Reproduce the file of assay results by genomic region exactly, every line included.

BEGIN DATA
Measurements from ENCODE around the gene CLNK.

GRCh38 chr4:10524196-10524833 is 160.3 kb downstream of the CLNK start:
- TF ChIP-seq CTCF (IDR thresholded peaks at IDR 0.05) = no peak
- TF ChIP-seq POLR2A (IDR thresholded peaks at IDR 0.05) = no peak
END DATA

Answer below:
Measurements from ENCODE around the gene CLNK.

GRCh38 chr4:10524196-10524833 is 160.3 kb downstream of the CLNK start:
- TF ChIP-seq CTCF (IDR thresholded peaks at IDR 0.05) = no peak
- TF ChIP-seq POLR2A (IDR thresholded peaks at IDR 0.05) = no peak